This Week's Day-By-Day Picks

Thursday, January 15
It may not be on display like ours, but we'll bet it's there. Somewhere in the house there is a toy (old or new) that is special. An item that is so important, no matter what spring cleaning occurs, the toy is staying come hell or high water. Ours: a beanbag Snoopy that's been through several ear reattachments. Yours: could be a first Luke Skywalker, original Fisher-Price man or a Buck Rogers figure. Our mom still has a creepy Kewpie doll we can't even look at, but, dammit, she loves it. So what Gray Matters Gallery, 113 N. Haskell Ave., is trying to say with its group show Island of Lost Toys is that these seemingly immature objects are important and have a place in art as well as our child psyches. The gallery asks, "Where do those toys go?" And artists such as Paul Beck, Julie Ross, Tom Sale and Brian Scott answer with "Right here in this profound and yet innocent work of art, thanks very much." The exhibit runs through January 31, so go and justify those young-hearted collections we know you have. Call 214-824-7108.

Friday, January 16
Look, it's been really great. The time we had was totally special; it's just that, well, the spark has...no, uh, what I mean is...it's just time to go those separate ways, you know? Sound familiar? While we're not exactly sure that those words were actually uttered, a famed Dallas duo break their ties to pursue separate ventures. Lugo and Long, the longtime comedic pair, are calling it quits so Lugo can crack a few smiles in NYC and Long can create a new comedy troupe here in Big D. But they won't go without having the last word. Friday (and Saturday) at 11:15 p.m. kicks off the string of final performances as the L's launch into their R-rated Lugo and Long's Last Standat their venue of choice, Pocket Sandwich Theatre at 5400 E. Mockingbird Lane. And, yes, just like the rest of us mid-breakup, they promise to keep in touch and remain friends. Call 214-821-1860.

Saturday, January 17
These are a few of our favorite things: paper, pulp/camp art and el pulpo, the Spanish word for octopus. Blissfully combining all three, Plush gallery, 1410 S. Akard St., dives into yet another unusual exhibit combining a works-on-paper invitational, vintage mags and an opening-night fashion show that incorporates performers in categories of "Illusion," "Artistic Evening Wear," "Creative Costume" and "White Canvas." And did we mention it's drag? The "tentacles of pulp/camp" extend with a reception at 7 p.m. Saturday to open the show running through January 31. The fashion show begins at 10 p.m. with an 18-and-up restriction and a $5 fee. Artists include Randall Garrett, Michael Wynne and others with performances by Tina Turner (Jenae' Whitney St. Jaymes), Divine (Amy Zahn) and others. Now maybe we have only four limbs to the octopus' eight, but if we don't get to el pulpo, we're definitely suckers (insert rim shot here). Call 214-498-5423.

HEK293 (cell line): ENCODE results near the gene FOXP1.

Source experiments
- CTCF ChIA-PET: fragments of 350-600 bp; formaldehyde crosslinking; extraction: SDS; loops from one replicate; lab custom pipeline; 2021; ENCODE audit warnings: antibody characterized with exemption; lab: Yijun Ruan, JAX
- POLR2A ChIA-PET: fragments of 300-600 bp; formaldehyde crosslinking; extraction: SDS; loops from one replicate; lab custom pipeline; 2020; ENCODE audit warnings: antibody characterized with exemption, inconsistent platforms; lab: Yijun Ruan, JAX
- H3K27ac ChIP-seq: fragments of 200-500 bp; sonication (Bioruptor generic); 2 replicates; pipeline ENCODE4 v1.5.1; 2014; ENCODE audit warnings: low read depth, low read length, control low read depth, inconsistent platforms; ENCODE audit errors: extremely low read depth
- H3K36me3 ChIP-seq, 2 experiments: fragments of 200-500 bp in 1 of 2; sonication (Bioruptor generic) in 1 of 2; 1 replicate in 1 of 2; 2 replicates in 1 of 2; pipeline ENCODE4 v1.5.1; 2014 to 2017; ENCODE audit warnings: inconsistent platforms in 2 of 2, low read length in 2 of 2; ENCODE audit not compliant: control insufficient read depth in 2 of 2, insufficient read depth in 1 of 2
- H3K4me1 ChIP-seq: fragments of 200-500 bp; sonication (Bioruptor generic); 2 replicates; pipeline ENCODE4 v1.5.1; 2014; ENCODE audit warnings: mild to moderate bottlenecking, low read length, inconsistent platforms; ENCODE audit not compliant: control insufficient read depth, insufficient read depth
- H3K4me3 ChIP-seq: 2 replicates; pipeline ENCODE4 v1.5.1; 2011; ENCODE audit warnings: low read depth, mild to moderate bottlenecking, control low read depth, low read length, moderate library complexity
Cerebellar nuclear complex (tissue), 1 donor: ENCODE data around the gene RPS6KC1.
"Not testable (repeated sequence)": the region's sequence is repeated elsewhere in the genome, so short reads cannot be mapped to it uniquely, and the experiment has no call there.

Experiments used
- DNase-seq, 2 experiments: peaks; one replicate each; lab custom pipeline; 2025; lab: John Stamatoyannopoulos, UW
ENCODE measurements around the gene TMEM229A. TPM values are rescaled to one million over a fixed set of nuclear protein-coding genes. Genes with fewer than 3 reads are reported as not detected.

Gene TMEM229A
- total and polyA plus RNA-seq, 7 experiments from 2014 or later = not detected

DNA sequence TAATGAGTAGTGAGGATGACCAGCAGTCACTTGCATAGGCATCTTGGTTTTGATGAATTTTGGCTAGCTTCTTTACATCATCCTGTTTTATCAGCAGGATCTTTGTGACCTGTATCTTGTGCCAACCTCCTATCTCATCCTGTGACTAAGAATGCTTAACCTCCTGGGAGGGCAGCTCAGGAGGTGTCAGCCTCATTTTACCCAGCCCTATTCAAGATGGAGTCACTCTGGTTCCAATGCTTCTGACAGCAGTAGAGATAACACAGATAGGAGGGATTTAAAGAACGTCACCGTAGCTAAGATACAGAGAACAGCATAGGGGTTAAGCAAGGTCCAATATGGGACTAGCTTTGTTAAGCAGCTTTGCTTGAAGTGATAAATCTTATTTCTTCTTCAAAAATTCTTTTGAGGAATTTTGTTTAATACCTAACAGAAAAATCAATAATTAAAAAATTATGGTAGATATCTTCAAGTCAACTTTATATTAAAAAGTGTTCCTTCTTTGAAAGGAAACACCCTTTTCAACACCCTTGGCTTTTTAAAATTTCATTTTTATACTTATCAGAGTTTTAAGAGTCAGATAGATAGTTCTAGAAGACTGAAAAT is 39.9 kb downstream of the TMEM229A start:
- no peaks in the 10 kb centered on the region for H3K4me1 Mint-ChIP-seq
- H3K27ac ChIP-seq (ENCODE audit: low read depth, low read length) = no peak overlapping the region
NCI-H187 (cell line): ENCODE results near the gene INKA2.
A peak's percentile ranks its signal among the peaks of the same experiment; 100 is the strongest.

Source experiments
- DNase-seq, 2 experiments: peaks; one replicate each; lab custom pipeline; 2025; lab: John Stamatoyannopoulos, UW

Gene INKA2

Sunday, January 18
Kitka, while being awfully fun to say, is also a world-renowned women's vocal ensemble. They've been featured on the soundtrack of Braveheart and have performed on Garrison Keillor's A Prairie Home Companion and NPR's Performance Today. Able to perform dissonances and asymmetric rhythms as easily as lush complementary harmonies in their Eastern European vocals, Kitka offers sacred and secular melodies rich with tradition but far from bland or predictable. Plus, for those nay-saying hubbies out there, if there were a magazine called Scarborough Babe, every member of Kitka would belong there. She sits and listens, he stares and daydreams, and Sunday is a happy day for all at the 7:30 p.m. performance at Saint Rita Catholic Community, 12521 Inwood Road. Tickets are $15 and $20 and are available at the door. Call 972-934-8388.

Monday, January 19
Feeling like that karma just ain't hitting the mark? Love the color red? Still in the giving spirit after the holidays? Get thine ass (should it be 17 or older, at least 110 pounds and in good health) to the Donor Room at the Red Cross Blood Center, One Medical Parkway, Suite 109, in Farmers Branch, today (call for an appointment) between 11 a.m. and 7 p.m. Sure, we're scared of needles and most other blood-sucking things (vampires, leeches, what have you), but there is this amazing trick that after years of research, we now feel confident enough to print: Don't look. Rich, isn't it? Since all blood levels are currently at a less-than-one-day supply, we feel it's time to suck it up, turn our cheek and, well, let the Red Cross suck it on up, too. Blood levels are dropping, so rise to the challenge. Call 1-800-GIVE-LIFE.

Tuesday, January 20
Long about the late '50s and early '60s, some filmmakers said, "Enough with the daunting narration and flowing pans, let's get some grit, some shake and some realism up in this." Thus, "direct cinema" was born (nonfiction but similar to the French cinema verité for all you film nerds). Edgy and revolutionary, Robert Drew, Albert Maysles, DA Pennebaker, Richard Leacock and Frederic Wiseman took their handheld cameras and true-time sound recordings and broke through the boundaries of the uptight documentary. The Video Association of Dallas honors these pioneers with the eight-part screening and lecture series American Verite: A Direct Cinema Movement. The first installment features the film Primary by Drew, Leacock, Pennebaker and Maysles on the JFK and Hubert Humphrey presidential campaigns. Drew is in attendance at the screening Tuesday at 7:30 p.m. at the Magnolia Lounge at Fair Park. Tickets are $8 to $10 (or $65 for the entire series). Call 214-428-8700 or check out www.dallasvideo.org.

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